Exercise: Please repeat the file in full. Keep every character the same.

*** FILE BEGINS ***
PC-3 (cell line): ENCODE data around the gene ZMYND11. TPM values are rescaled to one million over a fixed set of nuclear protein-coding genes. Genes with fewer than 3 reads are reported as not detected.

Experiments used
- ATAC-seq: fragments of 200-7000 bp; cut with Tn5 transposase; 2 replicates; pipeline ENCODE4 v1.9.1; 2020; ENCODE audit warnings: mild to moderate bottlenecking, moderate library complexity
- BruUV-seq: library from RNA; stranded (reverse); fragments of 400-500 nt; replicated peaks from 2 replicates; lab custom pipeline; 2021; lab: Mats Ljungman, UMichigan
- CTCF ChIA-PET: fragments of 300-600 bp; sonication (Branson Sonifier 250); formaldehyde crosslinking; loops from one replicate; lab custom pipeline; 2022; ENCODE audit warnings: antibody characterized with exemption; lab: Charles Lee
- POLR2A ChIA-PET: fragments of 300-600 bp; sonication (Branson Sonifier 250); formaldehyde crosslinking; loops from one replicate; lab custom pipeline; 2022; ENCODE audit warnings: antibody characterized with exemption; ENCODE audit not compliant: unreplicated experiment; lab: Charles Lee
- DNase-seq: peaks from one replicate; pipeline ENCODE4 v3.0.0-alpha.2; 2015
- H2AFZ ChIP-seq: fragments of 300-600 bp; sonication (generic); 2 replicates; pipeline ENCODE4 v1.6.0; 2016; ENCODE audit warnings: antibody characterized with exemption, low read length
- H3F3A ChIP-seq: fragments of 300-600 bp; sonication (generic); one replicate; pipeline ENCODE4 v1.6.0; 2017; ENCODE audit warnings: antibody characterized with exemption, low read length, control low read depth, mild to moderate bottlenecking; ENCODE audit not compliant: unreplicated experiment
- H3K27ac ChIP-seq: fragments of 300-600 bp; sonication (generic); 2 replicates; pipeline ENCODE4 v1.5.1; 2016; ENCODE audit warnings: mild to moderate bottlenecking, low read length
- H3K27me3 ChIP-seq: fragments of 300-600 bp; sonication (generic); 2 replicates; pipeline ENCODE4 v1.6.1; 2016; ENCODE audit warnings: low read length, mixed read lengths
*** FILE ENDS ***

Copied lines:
PC-3 (cell line): ENCODE data around the gene ZMYND11. TPM values are rescaled to one million over a fixed set of nuclear protein-coding genes. Genes with fewer than 3 reads are reported as not detected.

Experiments used
- ATAC-seq: fragments of 200-7000 bp; cut with Tn5 transposase; 2 replicates; pipeline ENCODE4 v1.9.1; 2020; ENCODE audit warnings: mild to moderate bottlenecking, moderate library complexity
- BruUV-seq: library from RNA; stranded (reverse); fragments of 400-500 nt; replicated peaks from 2 replicates; lab custom pipeline; 2021; lab: Mats Ljungman, UMichigan
- CTCF ChIA-PET: fragments of 300-600 bp; sonication (Branson Sonifier 250); formaldehyde crosslinking; loops from one replicate; lab custom pipeline; 2022; ENCODE audit warnings: antibody characterized with exemption; lab: Charles Lee
- POLR2A ChIA-PET: fragments of 300-600 bp; sonication (Branson Sonifier 250); formaldehyde crosslinking; loops from one replicate; lab custom pipeline; 2022; ENCODE audit warnings: antibody characterized with exemption; ENCODE audit not compliant: unreplicated experiment; lab: Charles Lee
- DNase-seq: peaks from one replicate; pipeline ENCODE4 v3.0.0-alpha.2; 2015
- H2AFZ ChIP-seq: fragments of 300-600 bp; sonication (generic); 2 replicates; pipeline ENCODE4 v1.6.0; 2016; ENCODE audit warnings: antibody characterized with exemption, low read length
- H3F3A ChIP-seq: fragments of 300-600 bp; sonication (generic); one replicate; pipeline ENCODE4 v1.6.0; 2017; ENCODE audit warnings: antibody characterized with exemption, low read length, control low read depth, mild to moderate bottlenecking; ENCODE audit not compliant: unreplicated experiment
- H3K27ac ChIP-seq: fragments of 300-600 bp; sonication (generic); 2 replicates; pipeline ENCODE4 v1.5.1; 2016; ENCODE audit warnings: mild to moderate bottlenecking, low read length
- H3K27me3 ChIP-seq: fragments of 300-600 bp; sonication (generic); 2 replicates; pipeline ENCODE4 v1.6.1; 2016; ENCODE audit warnings: low read length, mixed read lengths